“14 million are living in poverty and recent analysis shows that nearly four million have experienced destitution.”
By John McDonnell MP
In the recent Parliamentary debate on the King’s Speech – which concluded this Wednesday – I highlighted that nowhere in Rishi Sunak’s address was there any reference to the huge scale of poverty in our country. It will be a complete disgrace – but not a surprise – if it is not mentioned again in the Chancellor’s Autumn Statement on Wednesday.
The Tories’ lack of words, let alone action, are even more disgraceful in a context where 14 million are living in poverty in the UK, and recent analysis shows that nearly four million have experienced destitution.
4.2 million of those 14 million people in poverty are children, and two thirds of those children are living in households where someone is at work, showing the extend of the low-pay crisis in our society.
Additionally, unemployment is rising steadily which could make the situation even worse. We now have up to 1.5 million unemployed. Unemployment benefit is only 13% of the average wage, effectively forcing people who are unemployed into a life of poverty.
Yet incredibly in press previews of the Spring Statement it is being trailed that the Chancellor plans to further ‘crackdown’ on benefit claimants , could see those sanctioned denied access not just to welfare payments but associated benefits such as free prescriptions or help with energy bills.
The number of people certified as unfit to work is also rising rapidly, partly because many of them are on the 7.9 million-long NHS waiting list for operations and treatments which may enable them back into work. Austerity hasn’t just directly forced people into poverty and despair, its broader effects have also made it harder to get people out of poverty.
When in 2018 the UN Special Rapporteur on extreme poverty and human rights Philip Alston said that our social security system – as ‘reformed’ and starved of resources more and more as the austerity years went by – meant “the systematic immiseration of a significant part of the British population” there was a level of shock in that by using the word ‘destitution’ he had used a word that we had not used for generations: “destitution.”
Yet recently his successor Olivier de Schutter reported that the situation was getting significantly worse, saying that the government is violating international law and that “It’s simply not acceptable that we have more than a fifth of the population in a rich country such as the UK at risk of poverty today.”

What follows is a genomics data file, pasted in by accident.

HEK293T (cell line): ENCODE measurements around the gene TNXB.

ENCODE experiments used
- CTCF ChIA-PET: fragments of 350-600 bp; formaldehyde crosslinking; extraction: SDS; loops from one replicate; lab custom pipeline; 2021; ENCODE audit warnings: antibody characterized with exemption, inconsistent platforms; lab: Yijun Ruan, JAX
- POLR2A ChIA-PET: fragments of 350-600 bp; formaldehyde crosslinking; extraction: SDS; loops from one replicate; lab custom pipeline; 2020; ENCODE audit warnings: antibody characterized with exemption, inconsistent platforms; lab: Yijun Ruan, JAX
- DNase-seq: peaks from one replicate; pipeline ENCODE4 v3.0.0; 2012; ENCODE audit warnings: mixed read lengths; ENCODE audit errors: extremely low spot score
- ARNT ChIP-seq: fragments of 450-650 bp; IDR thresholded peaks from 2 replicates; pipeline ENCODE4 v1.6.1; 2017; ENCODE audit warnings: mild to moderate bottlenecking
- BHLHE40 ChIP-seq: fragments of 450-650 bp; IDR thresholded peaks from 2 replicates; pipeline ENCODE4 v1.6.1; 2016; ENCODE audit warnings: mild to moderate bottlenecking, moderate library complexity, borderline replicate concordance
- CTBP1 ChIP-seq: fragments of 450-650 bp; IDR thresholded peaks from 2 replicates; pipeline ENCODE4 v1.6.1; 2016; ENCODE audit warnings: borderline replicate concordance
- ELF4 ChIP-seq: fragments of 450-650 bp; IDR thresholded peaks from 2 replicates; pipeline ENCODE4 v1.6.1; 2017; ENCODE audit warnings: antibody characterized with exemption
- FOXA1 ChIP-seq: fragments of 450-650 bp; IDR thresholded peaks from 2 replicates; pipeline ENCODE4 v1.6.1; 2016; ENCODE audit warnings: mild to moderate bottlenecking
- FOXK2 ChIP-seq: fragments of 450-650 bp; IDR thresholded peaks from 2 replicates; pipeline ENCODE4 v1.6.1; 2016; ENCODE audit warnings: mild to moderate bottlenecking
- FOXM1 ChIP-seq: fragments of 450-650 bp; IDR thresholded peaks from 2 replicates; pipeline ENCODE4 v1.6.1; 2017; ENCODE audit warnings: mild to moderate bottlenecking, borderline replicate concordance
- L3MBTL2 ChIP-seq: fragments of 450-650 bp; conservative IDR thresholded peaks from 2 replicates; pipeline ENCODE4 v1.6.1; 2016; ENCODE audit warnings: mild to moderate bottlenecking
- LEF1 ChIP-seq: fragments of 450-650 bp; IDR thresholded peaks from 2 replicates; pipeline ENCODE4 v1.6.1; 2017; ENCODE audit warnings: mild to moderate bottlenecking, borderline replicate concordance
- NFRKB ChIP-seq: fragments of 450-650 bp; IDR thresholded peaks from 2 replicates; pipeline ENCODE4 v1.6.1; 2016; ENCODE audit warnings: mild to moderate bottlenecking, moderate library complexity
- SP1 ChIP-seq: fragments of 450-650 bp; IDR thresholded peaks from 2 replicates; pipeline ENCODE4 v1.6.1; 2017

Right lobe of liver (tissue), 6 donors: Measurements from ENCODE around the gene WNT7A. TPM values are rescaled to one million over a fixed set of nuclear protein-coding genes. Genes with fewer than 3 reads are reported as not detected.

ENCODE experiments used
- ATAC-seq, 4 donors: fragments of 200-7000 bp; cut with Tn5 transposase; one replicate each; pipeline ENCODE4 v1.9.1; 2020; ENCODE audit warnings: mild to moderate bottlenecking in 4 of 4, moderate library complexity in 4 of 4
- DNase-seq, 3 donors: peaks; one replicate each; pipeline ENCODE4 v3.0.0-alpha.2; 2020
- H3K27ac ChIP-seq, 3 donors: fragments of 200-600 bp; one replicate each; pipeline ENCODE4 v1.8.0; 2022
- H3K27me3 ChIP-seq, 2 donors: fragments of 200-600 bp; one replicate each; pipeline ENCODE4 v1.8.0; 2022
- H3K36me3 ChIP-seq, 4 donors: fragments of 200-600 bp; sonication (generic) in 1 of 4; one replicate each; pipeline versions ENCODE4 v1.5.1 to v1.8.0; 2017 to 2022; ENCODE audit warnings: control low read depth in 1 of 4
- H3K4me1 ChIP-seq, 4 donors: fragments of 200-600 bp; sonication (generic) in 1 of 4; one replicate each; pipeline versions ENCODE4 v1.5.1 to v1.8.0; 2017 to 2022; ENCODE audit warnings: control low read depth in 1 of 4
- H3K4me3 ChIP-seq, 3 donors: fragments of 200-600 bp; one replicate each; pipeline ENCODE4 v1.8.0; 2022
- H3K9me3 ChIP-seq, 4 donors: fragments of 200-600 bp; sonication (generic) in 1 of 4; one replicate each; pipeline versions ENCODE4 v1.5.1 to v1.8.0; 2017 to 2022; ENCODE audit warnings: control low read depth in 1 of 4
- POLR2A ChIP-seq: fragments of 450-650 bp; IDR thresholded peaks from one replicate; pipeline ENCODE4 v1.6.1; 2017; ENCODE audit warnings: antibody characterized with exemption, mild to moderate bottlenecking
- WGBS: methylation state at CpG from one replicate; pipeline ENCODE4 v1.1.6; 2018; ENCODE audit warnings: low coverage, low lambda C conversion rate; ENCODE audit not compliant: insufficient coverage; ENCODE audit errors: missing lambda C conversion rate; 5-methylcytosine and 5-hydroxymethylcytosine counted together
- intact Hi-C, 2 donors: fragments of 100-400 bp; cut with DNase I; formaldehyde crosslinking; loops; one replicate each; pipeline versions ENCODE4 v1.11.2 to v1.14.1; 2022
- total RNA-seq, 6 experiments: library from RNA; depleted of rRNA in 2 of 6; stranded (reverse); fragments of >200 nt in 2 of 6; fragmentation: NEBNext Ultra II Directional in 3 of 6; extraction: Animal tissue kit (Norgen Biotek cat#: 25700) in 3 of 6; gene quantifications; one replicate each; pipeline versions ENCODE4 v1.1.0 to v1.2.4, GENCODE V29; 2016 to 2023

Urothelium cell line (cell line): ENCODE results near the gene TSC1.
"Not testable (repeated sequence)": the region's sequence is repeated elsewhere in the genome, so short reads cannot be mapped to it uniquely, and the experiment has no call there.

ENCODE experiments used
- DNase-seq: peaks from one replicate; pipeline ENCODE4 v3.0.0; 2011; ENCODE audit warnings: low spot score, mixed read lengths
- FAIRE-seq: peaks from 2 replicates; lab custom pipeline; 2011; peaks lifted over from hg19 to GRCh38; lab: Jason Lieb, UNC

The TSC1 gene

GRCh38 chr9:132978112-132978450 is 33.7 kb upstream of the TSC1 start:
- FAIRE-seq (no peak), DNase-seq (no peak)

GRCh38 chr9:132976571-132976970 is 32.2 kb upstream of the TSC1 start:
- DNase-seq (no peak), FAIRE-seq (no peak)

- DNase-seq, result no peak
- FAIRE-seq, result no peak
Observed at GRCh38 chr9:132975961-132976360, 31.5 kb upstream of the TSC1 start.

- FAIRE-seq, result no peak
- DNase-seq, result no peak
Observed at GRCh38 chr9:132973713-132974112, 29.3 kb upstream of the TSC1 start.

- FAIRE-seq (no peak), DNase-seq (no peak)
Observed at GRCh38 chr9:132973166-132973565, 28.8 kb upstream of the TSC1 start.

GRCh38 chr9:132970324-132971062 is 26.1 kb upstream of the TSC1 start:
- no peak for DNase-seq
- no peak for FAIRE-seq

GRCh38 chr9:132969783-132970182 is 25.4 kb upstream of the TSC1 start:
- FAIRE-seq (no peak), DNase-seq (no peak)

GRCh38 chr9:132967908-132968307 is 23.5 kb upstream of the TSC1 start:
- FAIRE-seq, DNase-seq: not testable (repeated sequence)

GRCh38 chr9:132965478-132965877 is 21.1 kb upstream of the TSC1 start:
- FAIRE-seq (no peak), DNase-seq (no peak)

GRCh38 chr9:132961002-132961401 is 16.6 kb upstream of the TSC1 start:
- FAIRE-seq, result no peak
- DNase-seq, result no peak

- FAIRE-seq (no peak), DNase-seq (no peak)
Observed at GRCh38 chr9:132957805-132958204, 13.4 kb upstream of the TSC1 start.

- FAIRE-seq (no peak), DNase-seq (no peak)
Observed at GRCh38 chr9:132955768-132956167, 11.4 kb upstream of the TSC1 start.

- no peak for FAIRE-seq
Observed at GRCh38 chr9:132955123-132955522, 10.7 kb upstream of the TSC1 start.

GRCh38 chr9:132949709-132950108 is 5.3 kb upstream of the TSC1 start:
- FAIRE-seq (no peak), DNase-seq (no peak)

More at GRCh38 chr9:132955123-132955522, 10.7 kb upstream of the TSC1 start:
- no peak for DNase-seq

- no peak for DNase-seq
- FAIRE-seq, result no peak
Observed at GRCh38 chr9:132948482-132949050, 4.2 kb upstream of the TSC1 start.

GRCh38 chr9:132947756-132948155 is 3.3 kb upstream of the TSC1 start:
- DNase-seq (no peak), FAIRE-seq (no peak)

It is a real indictment of both the Tory Government and our political system more generally that there hasn’t been more coverage of this, and any determination at all to even start to enact policy changes to address it.
Recent findings from the well-respected Joseph Rowntree Foundation confirm these warnings from the UN rapporteur. They report that 3.8 million are now living in destitution, increasing by 148% since 2017, and these figures include 1 million children. Destitution is defined as “when people cannot afford to meet their most basic physical needs to stay warm, dry, clean and fed”.
As Gordon Brown said this week, “it’s not just the safety net that is being shredded; our social fabric is being ripped apart.”
That is not a society any of us wants to live in. It simply can’t be right and the reality is it could be addressed, with the Chancellor’s autumn statement being an opportunity to do this.
During the pandemic, it was recognised by the Government that the “safety net” was not working, so they added an extra £20 a week to Universal Credit to see people through, but then later reversed this policy despite the warnings of experts, campaigners and community groups that it would immediately and dramatically deepen poverty levels.
The return of the uplift must be done now and is easily affordable. The cost would be between £5.5 billion and £6 billion, and given the overall weight of Government spending and the impact it could have on lifting children out of poverty, it would be a targeted investment, especially when research shows that 9 in 10 low-income households on Universal Credit were going without the essentials of everyday life.
A massive difference could also be made scrapping the two-child limit, which would lift 250,000 children out of poverty. And if we care about children not going hungry, then free school meals for all pupils must be the way to go.
The autumn statement could also tackle poverty and destitution by tackling many of the other crises deepening across our society due to austerity.
Many people, for example, are living in poverty because they cannot afford the rent due to the deep housing crisis.
The Government need to now consider ending the housing allowance freeze and restoring it to the 2015 level of 50% of market rents. Rent controls, as supported by many Labour Mayors across the country, could also make a real difference.
As already mentioned, more funding to address the crises in the NHS and social care could also help get people into the economy again and therefore help tackle poverty.
And, of course, ultimately a different approach to economic policy – based on investment in our future rather than never-ending cuts – would finally see people’s living standards and public services put at the forefront of government policy.
Our message then is clear – this week’s autumn statement must do something to lift our children out of poverty and destitution. It could be done if the political will was there, and if it is not, it is yet another indication that the Tories need to go.
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